2023-2024 Science Planning Summary
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2023-2024 USAP Field Season
Project Detail

Project Title

Unearthing Antarctica’s role in the Late Cretaceous evolution of flowering plants


Large upright tree stump. Courtesy of Brian A. Atkinson
G-074-E Research Location(s): James Ross Basin

Summary

Event Number:
G-074-E
NSF / OPP Award 1953993

Program Director:
Dr. Michael Jackson

ASC POC/Implementer:
Kenneth Vicknair / Diane Hutt


Principal Investigator(s)

Dr. Brian Anthony Atkinson
brian.atkinson@ku.edu
University of Kansas Lawrence
Department of Ecology & Evolutionary Biology


Location

Supporting Stations: Special Project
Research Locations: James Ross Basin


Description

The fossil record indicates that critical events relating to the early diversification of flowering plants occurred during the Cretaceous period (145–66 million years ago). Recent discoveries of fossil flowers and fruits from this time period have significantly furthered our understanding of early flowering plant evolution. However, the majority of these discoveries are from the Northern Hemisphere while similar discoveries from the Southern Hemisphere are relatively lacking. This project will address this paucity of data by collecting and describing Late Cretaceous flowering plant fossils from Western Antarctica and placing them in evolutionary frameworks to better understand early flowering plant evolution, biogeographic history, and Antarctica’s role in the formation of modern ecosystems. Western Antarctica is one of the few places in the Southern Hemisphere that is reported to contain Late Cretaceous-aged (100–66 million years ago) three-dimensionally preserved flowers and fruits. Therefore, the recovery and study of these fossils can meaningfully further our understanding of the early phases of flowering plant evolution. This work will result in the description of new species that will be placed in evolutionary analyses and biogeographic frameworks, which will help clarify the Cretaceous diversification of flowering plants in the Southern Hemisphere. These fossils will provide insights that will allow us to anticipate which plants might thrive in a warming Antarctic and world.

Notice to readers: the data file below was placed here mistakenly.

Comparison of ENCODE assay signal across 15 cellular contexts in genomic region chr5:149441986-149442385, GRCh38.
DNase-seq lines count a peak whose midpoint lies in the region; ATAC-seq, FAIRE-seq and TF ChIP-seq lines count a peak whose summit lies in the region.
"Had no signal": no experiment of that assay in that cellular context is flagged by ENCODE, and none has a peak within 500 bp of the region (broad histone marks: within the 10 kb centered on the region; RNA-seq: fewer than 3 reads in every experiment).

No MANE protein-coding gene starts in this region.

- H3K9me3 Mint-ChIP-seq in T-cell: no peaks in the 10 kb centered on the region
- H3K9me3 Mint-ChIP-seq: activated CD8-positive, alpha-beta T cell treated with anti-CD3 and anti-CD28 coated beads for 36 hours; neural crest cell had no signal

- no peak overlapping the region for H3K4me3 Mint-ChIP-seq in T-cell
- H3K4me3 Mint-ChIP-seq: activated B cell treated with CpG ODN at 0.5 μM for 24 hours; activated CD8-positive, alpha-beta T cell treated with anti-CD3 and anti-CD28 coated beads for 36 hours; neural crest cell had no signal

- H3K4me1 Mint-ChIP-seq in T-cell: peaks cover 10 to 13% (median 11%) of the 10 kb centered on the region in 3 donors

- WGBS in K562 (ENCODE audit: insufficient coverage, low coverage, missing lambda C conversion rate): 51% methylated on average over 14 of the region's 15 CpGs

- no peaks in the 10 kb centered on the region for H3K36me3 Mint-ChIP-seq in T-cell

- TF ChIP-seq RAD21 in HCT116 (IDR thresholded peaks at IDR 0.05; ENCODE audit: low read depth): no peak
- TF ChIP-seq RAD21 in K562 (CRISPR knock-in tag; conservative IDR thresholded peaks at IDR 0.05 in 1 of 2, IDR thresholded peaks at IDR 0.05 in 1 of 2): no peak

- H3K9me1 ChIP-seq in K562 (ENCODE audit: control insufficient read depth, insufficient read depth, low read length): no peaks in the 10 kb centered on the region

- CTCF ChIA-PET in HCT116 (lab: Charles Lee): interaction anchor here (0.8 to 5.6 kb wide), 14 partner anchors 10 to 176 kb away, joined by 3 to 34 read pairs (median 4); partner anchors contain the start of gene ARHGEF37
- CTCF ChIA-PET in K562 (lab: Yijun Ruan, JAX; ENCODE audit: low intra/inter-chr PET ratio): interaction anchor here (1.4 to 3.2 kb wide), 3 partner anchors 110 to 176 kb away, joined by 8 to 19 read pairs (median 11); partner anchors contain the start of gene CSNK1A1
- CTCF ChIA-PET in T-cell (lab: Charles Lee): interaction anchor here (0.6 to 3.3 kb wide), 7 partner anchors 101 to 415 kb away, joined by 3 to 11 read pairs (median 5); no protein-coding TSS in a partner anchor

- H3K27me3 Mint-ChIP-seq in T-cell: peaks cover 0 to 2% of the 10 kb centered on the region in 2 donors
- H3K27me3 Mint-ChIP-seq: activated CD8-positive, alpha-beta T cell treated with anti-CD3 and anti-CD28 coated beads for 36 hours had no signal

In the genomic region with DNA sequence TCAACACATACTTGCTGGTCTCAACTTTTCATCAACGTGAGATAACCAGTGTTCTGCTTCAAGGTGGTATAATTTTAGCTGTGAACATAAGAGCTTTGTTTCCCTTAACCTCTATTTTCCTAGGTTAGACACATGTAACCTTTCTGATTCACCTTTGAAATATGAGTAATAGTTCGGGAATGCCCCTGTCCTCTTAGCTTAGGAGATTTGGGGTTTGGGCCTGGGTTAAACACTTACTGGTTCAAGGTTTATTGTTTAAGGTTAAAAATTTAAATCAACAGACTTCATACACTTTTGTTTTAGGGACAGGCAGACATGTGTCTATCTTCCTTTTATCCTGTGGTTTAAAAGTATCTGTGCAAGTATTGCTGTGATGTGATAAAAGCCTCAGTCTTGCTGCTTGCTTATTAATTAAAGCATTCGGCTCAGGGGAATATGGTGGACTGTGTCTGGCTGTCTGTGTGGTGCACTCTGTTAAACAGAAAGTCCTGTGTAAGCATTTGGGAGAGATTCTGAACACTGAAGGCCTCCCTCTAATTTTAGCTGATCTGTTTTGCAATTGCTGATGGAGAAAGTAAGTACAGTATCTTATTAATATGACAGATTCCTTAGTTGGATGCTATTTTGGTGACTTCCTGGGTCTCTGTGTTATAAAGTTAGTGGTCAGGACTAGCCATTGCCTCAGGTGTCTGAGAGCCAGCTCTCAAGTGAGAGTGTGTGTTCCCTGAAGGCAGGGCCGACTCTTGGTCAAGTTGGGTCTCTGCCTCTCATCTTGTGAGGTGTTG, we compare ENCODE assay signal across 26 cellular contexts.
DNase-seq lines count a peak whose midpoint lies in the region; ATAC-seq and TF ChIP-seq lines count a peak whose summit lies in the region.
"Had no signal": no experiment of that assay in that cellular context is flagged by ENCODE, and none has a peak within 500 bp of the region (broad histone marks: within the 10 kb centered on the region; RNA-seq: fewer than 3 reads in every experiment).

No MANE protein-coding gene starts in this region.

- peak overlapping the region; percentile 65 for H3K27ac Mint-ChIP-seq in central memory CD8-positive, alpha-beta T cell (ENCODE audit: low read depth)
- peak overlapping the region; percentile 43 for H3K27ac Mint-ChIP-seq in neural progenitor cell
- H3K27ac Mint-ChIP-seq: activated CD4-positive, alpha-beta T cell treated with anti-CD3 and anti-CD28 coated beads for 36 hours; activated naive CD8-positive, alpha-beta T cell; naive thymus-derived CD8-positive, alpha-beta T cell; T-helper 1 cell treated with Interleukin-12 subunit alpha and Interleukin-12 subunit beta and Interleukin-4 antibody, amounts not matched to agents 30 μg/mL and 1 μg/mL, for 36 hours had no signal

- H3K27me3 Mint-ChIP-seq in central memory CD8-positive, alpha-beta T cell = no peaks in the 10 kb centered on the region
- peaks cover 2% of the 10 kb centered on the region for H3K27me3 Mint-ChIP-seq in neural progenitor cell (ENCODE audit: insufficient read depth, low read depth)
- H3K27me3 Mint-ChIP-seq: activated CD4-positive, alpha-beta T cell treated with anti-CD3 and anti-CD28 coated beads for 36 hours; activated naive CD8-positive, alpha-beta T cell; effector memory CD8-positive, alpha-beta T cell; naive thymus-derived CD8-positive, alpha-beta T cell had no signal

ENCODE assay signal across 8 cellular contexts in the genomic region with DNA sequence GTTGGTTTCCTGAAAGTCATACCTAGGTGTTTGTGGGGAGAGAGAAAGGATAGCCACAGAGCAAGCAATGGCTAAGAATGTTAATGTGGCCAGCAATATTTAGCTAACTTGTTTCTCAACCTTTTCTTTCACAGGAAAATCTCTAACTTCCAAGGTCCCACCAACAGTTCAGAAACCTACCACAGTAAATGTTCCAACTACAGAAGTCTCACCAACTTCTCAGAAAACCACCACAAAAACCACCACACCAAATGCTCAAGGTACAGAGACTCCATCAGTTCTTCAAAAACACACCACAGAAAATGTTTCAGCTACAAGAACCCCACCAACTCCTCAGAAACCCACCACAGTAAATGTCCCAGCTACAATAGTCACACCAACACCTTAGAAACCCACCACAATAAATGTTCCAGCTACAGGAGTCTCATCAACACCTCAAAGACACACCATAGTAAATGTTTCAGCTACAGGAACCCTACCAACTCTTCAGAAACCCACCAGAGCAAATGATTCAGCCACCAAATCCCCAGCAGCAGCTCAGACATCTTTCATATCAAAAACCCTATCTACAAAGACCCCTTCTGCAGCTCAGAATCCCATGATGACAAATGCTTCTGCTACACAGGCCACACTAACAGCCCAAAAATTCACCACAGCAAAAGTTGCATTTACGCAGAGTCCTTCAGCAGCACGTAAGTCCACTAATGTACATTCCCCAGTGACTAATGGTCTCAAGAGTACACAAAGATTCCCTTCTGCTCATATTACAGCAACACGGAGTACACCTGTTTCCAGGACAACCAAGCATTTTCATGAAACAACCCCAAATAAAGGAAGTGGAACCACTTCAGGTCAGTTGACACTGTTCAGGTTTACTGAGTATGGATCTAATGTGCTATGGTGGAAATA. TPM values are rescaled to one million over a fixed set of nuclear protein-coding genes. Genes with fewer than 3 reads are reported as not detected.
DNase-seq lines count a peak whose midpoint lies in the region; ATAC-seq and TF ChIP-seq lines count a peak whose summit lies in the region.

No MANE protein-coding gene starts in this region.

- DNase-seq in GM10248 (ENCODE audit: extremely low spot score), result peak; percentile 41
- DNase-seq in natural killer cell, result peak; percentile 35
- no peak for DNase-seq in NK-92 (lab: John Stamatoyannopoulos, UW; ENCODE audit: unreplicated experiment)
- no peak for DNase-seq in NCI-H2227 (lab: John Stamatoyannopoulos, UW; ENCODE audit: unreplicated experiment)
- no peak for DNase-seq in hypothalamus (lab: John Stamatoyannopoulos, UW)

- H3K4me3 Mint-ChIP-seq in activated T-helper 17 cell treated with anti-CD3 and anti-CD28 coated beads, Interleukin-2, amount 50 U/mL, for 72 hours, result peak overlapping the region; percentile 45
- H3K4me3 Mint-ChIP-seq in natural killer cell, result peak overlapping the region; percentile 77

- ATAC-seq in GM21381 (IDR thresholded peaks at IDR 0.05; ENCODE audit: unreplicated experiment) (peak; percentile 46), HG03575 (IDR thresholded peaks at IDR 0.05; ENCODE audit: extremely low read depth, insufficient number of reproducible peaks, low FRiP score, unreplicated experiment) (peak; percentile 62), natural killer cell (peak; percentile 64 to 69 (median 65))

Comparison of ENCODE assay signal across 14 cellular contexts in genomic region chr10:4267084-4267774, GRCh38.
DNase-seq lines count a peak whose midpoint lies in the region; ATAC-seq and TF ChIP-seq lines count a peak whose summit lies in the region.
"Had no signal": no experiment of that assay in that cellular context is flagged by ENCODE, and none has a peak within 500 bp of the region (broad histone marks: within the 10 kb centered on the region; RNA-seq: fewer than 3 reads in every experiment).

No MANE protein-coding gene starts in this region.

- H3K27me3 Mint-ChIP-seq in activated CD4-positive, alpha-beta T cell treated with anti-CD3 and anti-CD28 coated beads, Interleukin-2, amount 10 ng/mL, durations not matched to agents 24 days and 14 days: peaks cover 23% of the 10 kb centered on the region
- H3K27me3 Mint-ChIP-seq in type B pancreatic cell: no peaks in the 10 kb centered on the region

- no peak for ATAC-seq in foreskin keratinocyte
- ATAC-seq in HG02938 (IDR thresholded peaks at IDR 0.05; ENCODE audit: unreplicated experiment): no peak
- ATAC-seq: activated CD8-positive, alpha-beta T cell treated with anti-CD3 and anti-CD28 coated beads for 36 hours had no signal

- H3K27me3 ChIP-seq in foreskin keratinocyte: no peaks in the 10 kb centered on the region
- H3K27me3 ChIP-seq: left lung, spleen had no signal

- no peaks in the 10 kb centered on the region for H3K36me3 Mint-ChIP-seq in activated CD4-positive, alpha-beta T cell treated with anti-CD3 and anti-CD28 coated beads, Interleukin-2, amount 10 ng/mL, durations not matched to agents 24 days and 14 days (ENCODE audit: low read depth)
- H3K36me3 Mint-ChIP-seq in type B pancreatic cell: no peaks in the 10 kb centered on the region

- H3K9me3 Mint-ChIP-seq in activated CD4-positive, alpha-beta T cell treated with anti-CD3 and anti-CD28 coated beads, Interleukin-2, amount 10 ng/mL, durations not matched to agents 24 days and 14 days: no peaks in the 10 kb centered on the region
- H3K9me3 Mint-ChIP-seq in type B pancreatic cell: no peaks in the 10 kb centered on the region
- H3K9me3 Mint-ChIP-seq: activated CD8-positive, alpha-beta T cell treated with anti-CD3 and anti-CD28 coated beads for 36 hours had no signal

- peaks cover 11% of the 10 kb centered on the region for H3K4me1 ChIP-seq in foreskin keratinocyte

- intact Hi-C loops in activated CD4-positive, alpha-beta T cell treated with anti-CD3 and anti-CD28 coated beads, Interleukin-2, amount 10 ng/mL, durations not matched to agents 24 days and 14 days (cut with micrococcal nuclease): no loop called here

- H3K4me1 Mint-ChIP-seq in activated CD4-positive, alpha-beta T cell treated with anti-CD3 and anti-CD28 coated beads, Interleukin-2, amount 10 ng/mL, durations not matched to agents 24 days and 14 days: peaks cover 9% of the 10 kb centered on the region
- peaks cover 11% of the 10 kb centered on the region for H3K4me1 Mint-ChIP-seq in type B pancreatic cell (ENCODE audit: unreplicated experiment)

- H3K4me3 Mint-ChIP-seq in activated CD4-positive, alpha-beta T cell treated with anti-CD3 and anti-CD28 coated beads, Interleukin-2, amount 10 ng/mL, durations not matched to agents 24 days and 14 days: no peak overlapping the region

Field Season Overview

The field team will spend up to 30 days camping to collect fossil plants from Cretaceous aged rocks on James Ross Island with potential day trip(s) to Vega Island in the James Ross Basin (JRB). The science team will consist of eight participants including a project mountaineer. The team will also be supported by an ASC camp manager. USAP will provide travel, Physical Qualifications, cargo, and field camp support. The British Antarctic Survey (BAS) operated RRS (Royal Research Ship) Sir David Attenborough (SDA) will transport the team to each island field site by small boat. The team will establish a field camp relatively close to shore on James Ross Island; if time allows, the team will attempt day trips to Vega Island via landing craft. The science team will hike to fossil localities and recover fossils via surficial collecting using standard paleontological equipment (e.g., geologic hammers, sledgehammers, and pickaxes). The team will use GPS coordinates of known key fossil localities to locate important specimens. If time allows, the team will scout for new localities. After collecting fossils, the team will carry them back to camp and ship them north for further analysis.


Deploying Team Members

  • Brian Atkinson (PI)
  • Ari Iglesias
  • Mónica Ramirez Carvalho
  • Eric Roberts
  • Michael Roberts
  • Rudolph Serbet
  • Selena Smith (Co-PI)
  • Marina Suarez